If you or a loved one has been injured and suspect it may be the result of emergency room medical malpractice, you may be entitled to compensation for medical bills, lost income, pain and suffering and other losses. Our firm is working with some experienced ER malpractice attorneys in this area and there is no fee until you receive an emergency room medical malpractice settlement or award. Feel free to call us toll free 24/7 or contact us online for a free legal consultation.
When a medical condition requires immediate attention, emergency rooms (ERs) are often the facilities that individuals look to for their treatment. Upon entering an emergency room, patients are typically greeted by a triage nurse (usually an RN, or Registered Nurse). This individual makes the initial determination of how immediate or serious the patient’s condition is. This evaluation will often determine how long a person will wait to be seen. This nurse will also decide who will treat the patient (whether it will be another nurse or a physician) depending on the severity of the patient’s condition. When triage nurses decide that a doctor will treat a patient, it is sometimes a lack of communication and teamwork between the doctor and the nurse that can harm, or even kill patients.
Anyone who has visited an emergency room will likely say they experienced a long wait time or that the ER was overcrowded. In fact, over 100 million Americans visit the emergency room each year. Even with this large number, it is still surprising to learn the number of patients that die as a result of ER malpractice. According to the Institute of Medicine, nearly 100,000 patients die each year as a result of ER errors or malpractice. Insurance broker Aon Corporation estimates that malpractice suits arising from emergency room incidents cost about $1 billion annually (i). Additionally, the average payments and legal expenses for these emergency room cases have more than doubled over the past 20 years, according to data from the Physician Insurers Association of America (i).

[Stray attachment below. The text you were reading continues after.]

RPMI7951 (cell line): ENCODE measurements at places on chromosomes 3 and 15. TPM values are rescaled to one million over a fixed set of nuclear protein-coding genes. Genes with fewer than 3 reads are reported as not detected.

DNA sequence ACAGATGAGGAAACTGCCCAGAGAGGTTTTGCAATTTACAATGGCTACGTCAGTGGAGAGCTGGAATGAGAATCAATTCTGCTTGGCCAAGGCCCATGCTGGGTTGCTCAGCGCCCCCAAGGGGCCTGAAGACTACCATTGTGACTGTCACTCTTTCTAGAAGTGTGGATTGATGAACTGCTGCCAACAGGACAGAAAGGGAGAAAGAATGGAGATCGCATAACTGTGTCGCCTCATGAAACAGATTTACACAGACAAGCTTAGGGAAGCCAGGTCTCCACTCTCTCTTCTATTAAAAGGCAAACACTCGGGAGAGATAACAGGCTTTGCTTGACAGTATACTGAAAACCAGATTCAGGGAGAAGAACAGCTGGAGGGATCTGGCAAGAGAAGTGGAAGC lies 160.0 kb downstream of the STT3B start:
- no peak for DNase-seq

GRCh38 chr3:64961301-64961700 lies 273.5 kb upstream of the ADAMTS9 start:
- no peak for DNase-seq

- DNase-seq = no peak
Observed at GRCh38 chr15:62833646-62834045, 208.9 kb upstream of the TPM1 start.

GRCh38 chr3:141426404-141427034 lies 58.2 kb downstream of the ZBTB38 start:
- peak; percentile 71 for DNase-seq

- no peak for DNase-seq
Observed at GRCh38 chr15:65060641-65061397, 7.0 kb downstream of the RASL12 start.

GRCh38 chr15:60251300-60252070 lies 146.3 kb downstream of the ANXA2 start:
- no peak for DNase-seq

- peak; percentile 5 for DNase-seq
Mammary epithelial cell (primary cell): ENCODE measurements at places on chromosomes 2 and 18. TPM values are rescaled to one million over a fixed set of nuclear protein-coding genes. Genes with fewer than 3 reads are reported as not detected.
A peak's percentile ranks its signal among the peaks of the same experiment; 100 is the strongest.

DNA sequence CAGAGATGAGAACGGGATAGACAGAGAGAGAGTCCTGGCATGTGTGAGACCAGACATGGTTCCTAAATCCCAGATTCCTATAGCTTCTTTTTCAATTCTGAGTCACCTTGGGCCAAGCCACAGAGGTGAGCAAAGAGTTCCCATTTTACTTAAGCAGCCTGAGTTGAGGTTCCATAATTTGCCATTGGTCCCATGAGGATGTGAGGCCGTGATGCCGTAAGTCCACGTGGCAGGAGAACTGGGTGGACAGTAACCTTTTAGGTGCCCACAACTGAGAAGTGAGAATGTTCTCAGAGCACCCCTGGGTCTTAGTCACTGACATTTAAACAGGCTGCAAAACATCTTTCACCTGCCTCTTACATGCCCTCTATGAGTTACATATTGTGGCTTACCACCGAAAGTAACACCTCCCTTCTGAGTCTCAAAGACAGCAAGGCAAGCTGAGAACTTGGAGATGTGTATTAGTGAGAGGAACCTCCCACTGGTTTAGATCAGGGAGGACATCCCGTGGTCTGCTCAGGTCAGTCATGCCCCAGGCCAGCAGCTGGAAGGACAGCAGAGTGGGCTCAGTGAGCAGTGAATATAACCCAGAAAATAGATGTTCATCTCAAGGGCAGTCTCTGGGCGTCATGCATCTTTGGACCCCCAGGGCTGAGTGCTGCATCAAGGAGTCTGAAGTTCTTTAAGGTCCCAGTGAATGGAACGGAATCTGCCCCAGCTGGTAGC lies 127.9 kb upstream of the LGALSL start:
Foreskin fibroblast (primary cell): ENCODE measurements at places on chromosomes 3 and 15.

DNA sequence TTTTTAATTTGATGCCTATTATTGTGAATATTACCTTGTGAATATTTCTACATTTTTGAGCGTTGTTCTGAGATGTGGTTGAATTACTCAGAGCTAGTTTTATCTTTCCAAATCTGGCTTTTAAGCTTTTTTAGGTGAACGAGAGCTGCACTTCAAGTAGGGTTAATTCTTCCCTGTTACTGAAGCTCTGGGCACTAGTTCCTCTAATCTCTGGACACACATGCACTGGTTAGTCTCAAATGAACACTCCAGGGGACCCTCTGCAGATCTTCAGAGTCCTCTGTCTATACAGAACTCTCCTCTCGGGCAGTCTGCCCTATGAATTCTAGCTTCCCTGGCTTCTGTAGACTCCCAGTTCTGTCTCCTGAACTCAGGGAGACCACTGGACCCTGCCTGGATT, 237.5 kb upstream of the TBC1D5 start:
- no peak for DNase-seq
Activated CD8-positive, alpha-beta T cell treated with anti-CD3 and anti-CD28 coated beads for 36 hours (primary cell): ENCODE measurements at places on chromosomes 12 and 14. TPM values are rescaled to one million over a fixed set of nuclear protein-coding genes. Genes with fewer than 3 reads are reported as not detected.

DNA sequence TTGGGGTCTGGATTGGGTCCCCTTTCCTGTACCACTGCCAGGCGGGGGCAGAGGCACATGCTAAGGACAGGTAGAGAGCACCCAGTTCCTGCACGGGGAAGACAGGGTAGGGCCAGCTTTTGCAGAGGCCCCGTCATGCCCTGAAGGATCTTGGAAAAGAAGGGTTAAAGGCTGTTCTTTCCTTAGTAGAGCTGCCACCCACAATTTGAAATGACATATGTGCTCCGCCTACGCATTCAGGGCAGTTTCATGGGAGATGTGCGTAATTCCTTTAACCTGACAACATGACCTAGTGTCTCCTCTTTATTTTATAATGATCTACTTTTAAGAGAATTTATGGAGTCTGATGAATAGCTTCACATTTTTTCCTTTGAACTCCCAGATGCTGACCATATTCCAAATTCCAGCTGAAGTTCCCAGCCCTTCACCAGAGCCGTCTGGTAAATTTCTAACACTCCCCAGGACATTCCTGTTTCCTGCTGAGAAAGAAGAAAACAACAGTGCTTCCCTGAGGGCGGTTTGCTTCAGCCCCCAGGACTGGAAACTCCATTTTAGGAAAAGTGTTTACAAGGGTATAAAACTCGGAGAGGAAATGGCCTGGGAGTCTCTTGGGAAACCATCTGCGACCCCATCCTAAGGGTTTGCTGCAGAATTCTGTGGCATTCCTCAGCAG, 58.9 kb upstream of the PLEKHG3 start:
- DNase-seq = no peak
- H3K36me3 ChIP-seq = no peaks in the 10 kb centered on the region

Unfortunately, it is very common for serious conditions to go undiagnosed when patients visit the ER. More specifically, physicians often fail to diagnose the following serious conditions: heart attacks, strokes, cancer (breast cancer, skin cancer, lung cancer, etc.), pulmonary embolism (PE), aneurysms, and pancreatitis. Statistics indicate that half of all malpractice claims against emergency rooms stem from a faulty diagnosis (i). Other issues can certainly arise, including: errors, oversights, missing patient medical histories, no records of abnormal vital signs (such as blood pressure or heart rate), inefficient access to radiology or lab reports, or information being lost in an emergency room shift change. All of these things can result in severe consequences for ER patients.
There are many reasons why emergency room errors occur. Most notably, emergency rooms are overcrowded. Often, the hospitals are understaffed and not efficiently equipped with the necessary supplies to provide adequate treatment for the patients. This means that patients may experience very long wait times or may be sent home too early. Additionally, it may be very difficult to find specialists and other physicians with expertise in a given area to accommodate all the patients. The Wall Street Journal noted a number of these reasons, as well as the chaotic nature of emergency rooms, and the minimal data available about the new patients presenting themselves as contributing to emergency room error. The newspaper stated that diagnostic errors account for 37% to 55% of cases in studies of closed malpractice claims (i).
The shortage of employees and resources can also lead to quick decisions. The hospital staff may not order the proper tests, or could misread test results. Furthermore, if staff members rush through procedures they may forget to wash their hands, leading to patients getting hospital acquired infections (HAI). Another reason for ER malpractice is that many staff members are either poorly trained, or simply inexperienced. This inexperience and poor training could lead to miscommunication, such as providing patients with the wrong medication, or wrong dosage.